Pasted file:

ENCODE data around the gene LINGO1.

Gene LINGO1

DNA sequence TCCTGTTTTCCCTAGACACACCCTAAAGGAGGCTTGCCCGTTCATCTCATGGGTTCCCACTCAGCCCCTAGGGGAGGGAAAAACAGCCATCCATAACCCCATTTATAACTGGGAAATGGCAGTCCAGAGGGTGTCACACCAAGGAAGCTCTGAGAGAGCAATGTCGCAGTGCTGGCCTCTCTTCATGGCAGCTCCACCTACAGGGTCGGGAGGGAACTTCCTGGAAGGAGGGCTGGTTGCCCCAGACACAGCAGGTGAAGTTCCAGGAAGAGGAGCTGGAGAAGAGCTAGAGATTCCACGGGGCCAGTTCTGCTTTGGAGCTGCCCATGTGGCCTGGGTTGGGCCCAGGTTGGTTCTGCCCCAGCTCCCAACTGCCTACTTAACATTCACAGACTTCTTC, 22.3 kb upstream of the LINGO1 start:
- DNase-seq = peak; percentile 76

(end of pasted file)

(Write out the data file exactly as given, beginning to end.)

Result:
ENCODE data around the gene LINGO1.

Gene LINGO1

DNA sequence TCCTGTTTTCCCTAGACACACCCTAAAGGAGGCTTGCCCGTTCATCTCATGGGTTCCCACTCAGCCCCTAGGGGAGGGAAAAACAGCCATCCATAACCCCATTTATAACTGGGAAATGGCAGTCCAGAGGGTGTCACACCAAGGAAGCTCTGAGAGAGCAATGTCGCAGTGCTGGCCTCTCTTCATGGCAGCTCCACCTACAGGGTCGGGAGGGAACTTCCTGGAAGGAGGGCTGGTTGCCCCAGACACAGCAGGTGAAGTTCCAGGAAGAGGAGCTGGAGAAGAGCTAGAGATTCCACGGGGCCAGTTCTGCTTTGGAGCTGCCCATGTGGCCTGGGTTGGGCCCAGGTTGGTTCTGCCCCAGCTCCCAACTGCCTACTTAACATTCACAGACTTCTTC, 22.3 kb upstream of the LINGO1 start:
- DNase-seq = peak; percentile 76